This year’s reception for members of the Beacon Hill Civic Association’s Founders Circle will take place May 4, at the Nichols House Museum, 55 Mt. Vernon Street. It is the former home of Marion Nichols, who co-founded the neighborhood association 100 years ago.
The reception is entitled ‘1922: Remembering the Nichols House 100 years ago’ and will enable visitors in small groups to explore the highlights of the house’s history and collections around the early 1920s as well as its relationship to the BHCA. Wine and hors d’oeuvres, along with small doses of history, will be served between 6:00 p.m. and 8:00 pm.
The reception is part of a series of events to be held this year to celebrate BHCA’s centennial anniversary, which will culminate on September 10 with a formal catered dinner for up to 300 neighbors to be held outside on lower Mt. Vernon Street.
One hundred years ago, the Beacon Hill Civic Association – which author and resident Moying-Li Marcus called one of the oldest and most tenacious neighborhood associations in American history – was founded after the first notorious ‘Battle of the Bricks’. At that time, residents objected to the city’s intent to repave historic Mt. Vernon Street with shale paving blocks, deeming them too slippery for humans and horses, and arguing that the city had no right to foist upon them a street pavement they all detested.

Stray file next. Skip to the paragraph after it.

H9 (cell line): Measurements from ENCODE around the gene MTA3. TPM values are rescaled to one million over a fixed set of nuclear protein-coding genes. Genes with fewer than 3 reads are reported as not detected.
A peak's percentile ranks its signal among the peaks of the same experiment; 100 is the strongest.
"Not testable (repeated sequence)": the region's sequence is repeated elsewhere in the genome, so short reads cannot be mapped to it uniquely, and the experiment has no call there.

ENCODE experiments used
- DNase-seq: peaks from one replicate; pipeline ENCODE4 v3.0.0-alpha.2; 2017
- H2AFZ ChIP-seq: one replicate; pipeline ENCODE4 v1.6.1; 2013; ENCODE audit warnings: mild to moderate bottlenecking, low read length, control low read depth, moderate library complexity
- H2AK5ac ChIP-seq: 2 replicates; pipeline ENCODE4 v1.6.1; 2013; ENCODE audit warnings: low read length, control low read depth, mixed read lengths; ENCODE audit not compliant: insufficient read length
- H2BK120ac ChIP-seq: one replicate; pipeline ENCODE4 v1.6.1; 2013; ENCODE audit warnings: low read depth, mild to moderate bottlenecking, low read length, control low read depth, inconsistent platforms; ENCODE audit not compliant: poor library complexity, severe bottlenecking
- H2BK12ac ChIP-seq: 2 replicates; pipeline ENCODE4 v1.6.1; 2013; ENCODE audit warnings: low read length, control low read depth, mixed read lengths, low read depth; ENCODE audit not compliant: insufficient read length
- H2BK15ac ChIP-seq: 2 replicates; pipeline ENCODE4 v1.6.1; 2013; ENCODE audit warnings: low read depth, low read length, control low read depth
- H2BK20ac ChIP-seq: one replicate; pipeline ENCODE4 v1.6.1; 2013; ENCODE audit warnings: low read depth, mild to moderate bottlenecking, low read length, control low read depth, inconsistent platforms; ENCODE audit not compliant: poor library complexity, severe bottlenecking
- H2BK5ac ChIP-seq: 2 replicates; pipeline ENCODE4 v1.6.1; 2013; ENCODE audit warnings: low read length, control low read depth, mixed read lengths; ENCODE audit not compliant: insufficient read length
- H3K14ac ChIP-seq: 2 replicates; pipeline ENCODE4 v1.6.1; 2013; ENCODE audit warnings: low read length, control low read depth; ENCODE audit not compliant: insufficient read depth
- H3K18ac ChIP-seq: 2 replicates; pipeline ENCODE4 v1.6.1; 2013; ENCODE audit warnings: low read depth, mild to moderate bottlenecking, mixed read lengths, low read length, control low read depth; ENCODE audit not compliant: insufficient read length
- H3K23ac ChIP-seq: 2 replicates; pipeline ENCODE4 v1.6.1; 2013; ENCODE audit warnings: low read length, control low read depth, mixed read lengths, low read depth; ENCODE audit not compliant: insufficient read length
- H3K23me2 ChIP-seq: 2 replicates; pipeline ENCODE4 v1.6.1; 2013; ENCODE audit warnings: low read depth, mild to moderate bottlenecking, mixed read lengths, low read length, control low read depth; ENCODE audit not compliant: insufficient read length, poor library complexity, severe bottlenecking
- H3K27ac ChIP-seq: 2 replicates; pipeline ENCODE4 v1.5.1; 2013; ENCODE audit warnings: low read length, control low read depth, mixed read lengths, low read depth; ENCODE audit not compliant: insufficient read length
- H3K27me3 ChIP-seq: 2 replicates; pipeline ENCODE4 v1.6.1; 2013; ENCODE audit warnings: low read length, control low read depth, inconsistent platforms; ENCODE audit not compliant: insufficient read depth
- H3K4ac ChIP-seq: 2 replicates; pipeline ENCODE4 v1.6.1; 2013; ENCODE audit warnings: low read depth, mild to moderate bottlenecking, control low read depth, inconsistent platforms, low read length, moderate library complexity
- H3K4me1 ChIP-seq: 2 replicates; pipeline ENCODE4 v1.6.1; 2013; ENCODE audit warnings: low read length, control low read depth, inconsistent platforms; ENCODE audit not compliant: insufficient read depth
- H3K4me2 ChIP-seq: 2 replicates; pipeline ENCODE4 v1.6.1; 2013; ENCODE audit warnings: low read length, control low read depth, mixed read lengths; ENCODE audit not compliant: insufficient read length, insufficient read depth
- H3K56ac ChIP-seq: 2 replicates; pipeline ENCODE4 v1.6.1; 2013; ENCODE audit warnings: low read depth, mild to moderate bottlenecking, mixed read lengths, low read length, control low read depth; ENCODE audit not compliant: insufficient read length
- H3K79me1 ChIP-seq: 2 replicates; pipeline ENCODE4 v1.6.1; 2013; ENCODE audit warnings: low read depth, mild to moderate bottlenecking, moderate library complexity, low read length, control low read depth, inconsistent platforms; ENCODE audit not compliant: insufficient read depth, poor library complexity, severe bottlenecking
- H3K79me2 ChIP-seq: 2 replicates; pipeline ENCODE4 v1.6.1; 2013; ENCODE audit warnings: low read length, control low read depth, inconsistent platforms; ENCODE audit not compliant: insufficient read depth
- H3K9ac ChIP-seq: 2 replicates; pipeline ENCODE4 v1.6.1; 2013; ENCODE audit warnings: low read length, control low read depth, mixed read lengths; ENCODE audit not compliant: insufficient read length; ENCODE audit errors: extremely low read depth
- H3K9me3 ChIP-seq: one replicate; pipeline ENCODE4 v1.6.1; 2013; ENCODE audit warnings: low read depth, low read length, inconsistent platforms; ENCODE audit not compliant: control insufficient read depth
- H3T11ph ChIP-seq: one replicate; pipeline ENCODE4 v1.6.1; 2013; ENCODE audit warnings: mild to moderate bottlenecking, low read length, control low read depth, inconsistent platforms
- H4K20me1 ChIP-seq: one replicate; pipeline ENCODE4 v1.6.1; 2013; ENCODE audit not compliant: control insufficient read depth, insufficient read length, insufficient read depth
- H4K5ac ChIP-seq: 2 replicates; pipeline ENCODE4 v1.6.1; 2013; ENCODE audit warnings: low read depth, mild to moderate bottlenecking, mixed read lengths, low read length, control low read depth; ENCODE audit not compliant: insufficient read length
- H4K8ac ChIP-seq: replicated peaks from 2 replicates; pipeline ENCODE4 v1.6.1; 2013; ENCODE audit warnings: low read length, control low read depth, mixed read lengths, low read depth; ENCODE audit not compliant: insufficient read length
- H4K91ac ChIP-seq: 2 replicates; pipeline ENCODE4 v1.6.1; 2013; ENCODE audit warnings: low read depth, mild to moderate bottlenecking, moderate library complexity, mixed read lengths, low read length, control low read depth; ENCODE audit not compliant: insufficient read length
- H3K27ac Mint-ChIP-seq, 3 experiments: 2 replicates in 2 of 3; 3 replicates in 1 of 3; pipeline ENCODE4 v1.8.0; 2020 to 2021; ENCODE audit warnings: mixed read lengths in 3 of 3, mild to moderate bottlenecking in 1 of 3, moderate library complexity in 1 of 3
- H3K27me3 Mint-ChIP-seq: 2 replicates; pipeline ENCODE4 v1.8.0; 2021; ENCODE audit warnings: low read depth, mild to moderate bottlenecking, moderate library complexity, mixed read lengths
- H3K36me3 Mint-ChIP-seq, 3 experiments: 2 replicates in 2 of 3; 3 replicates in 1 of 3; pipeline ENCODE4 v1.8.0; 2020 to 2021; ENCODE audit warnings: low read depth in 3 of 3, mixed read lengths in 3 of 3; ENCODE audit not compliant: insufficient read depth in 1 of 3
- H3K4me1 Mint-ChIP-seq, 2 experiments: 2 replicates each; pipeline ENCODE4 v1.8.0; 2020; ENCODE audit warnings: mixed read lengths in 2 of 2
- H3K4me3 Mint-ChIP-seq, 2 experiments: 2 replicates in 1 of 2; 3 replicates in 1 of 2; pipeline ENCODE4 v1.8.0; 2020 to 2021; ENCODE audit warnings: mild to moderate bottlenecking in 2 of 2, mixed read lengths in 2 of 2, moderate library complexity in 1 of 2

The neighbors’ wishes prevailed and, rightfully concerned that such skirmishes with the city would continue in the years to come, they decided to form a permanent neighborhood association. Its mission would be to protect Beacon Hill’s residential and historic character, and to plan for the community’s future. One of its leaders was Marian Nichols, a reformer and activist who was raised with her two sisters at 55 Mount Vernon Street.
Nichols invited 77 Beacon Hillers and guests to a large room on the fifth floor of 3 Joy Street and proposed the formation of such an organization. And so it was that the Battle of the Bricks led to the founding of the Beacon Hill Association in December 1922. Nichols served as its secretary until 1939. When the association was incorporated in January 1955, its name was changed to the Beacon Hill Civic Association.
In 1930, Marion’s sister Rose Standish Nichols inherited the property at 55 Mt. Vernon Street and began laying the plans for its establishment as a museum. Soon after her death in 1960, the Nichols House Museum opened to the public and to this day welcomes virtual and in-person visitors for tours, programs, and special events. It maintains and preserves an original collection that reflects the Nichols family’s cultural values and changing tastes across two generations.
The Founders Circle is the highest level of BHCA’s membership. It provides vital support to sustain the association’s ongoing operations and the fulfillment of its mission. Its generous members contribute from $500 to $5000 annually.
To become a Founders Circle member and/or to attend the May 4 Reception, go to www.bhcivic.org or call the office at 617-227-1922.